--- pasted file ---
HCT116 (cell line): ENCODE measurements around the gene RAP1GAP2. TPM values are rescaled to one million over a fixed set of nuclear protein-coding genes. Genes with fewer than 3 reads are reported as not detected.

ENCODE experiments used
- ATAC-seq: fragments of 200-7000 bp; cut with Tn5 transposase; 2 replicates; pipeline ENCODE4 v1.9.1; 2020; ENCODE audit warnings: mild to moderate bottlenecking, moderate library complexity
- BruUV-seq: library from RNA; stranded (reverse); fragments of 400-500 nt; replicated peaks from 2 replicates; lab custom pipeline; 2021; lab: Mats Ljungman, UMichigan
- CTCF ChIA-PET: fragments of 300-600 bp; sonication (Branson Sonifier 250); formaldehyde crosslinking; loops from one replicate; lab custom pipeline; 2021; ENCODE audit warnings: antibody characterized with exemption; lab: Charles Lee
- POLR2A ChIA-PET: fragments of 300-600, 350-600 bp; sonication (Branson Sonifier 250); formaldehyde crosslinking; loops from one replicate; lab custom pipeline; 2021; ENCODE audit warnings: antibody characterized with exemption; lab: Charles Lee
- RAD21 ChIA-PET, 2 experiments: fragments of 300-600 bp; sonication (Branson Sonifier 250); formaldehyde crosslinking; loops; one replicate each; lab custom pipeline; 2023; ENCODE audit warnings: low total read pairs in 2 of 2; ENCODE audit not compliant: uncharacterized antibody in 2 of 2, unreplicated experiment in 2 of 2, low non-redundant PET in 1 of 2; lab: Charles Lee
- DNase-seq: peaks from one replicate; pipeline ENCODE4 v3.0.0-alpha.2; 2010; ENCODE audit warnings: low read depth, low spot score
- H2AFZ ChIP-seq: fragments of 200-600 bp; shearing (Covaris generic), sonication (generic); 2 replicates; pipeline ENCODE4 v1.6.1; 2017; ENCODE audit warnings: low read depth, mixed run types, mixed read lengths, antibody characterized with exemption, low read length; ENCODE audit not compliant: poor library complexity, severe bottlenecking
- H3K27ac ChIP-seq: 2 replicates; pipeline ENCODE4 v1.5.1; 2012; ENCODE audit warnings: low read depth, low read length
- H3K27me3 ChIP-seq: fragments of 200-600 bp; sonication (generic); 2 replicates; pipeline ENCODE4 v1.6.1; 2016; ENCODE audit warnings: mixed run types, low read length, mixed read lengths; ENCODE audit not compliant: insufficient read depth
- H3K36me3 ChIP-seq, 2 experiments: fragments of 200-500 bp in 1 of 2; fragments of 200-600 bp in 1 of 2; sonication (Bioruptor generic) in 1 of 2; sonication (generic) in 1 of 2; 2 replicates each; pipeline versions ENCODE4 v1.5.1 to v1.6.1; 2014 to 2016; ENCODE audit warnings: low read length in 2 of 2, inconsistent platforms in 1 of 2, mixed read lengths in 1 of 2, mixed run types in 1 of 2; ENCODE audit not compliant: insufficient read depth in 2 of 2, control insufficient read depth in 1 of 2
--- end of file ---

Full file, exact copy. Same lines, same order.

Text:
HCT116 (cell line): ENCODE measurements around the gene RAP1GAP2. TPM values are rescaled to one million over a fixed set of nuclear protein-coding genes. Genes with fewer than 3 reads are reported as not detected.

ENCODE experiments used
- ATAC-seq: fragments of 200-7000 bp; cut with Tn5 transposase; 2 replicates; pipeline ENCODE4 v1.9.1; 2020; ENCODE audit warnings: mild to moderate bottlenecking, moderate library complexity
- BruUV-seq: library from RNA; stranded (reverse); fragments of 400-500 nt; replicated peaks from 2 replicates; lab custom pipeline; 2021; lab: Mats Ljungman, UMichigan
- CTCF ChIA-PET: fragments of 300-600 bp; sonication (Branson Sonifier 250); formaldehyde crosslinking; loops from one replicate; lab custom pipeline; 2021; ENCODE audit warnings: antibody characterized with exemption; lab: Charles Lee
- POLR2A ChIA-PET: fragments of 300-600, 350-600 bp; sonication (Branson Sonifier 250); formaldehyde crosslinking; loops from one replicate; lab custom pipeline; 2021; ENCODE audit warnings: antibody characterized with exemption; lab: Charles Lee
- RAD21 ChIA-PET, 2 experiments: fragments of 300-600 bp; sonication (Branson Sonifier 250); formaldehyde crosslinking; loops; one replicate each; lab custom pipeline; 2023; ENCODE audit warnings: low total read pairs in 2 of 2; ENCODE audit not compliant: uncharacterized antibody in 2 of 2, unreplicated experiment in 2 of 2, low non-redundant PET in 1 of 2; lab: Charles Lee
- DNase-seq: peaks from one replicate; pipeline ENCODE4 v3.0.0-alpha.2; 2010; ENCODE audit warnings: low read depth, low spot score
- H2AFZ ChIP-seq: fragments of 200-600 bp; shearing (Covaris generic), sonication (generic); 2 replicates; pipeline ENCODE4 v1.6.1; 2017; ENCODE audit warnings: low read depth, mixed run types, mixed read lengths, antibody characterized with exemption, low read length; ENCODE audit not compliant: poor library complexity, severe bottlenecking
- H3K27ac ChIP-seq: 2 replicates; pipeline ENCODE4 v1.5.1; 2012; ENCODE audit warnings: low read depth, low read length
- H3K27me3 ChIP-seq: fragments of 200-600 bp; sonication (generic); 2 replicates; pipeline ENCODE4 v1.6.1; 2016; ENCODE audit warnings: mixed run types, low read length, mixed read lengths; ENCODE audit not compliant: insufficient read depth
- H3K36me3 ChIP-seq, 2 experiments: fragments of 200-500 bp in 1 of 2; fragments of 200-600 bp in 1 of 2; sonication (Bioruptor generic) in 1 of 2; sonication (generic) in 1 of 2; 2 replicates each; pipeline versions ENCODE4 v1.5.1 to v1.6.1; 2014 to 2016; ENCODE audit warnings: low read length in 2 of 2, inconsistent platforms in 1 of 2, mixed read lengths in 1 of 2, mixed run types in 1 of 2; ENCODE audit not compliant: insufficient read depth in 2 of 2, control insufficient read depth in 1 of 2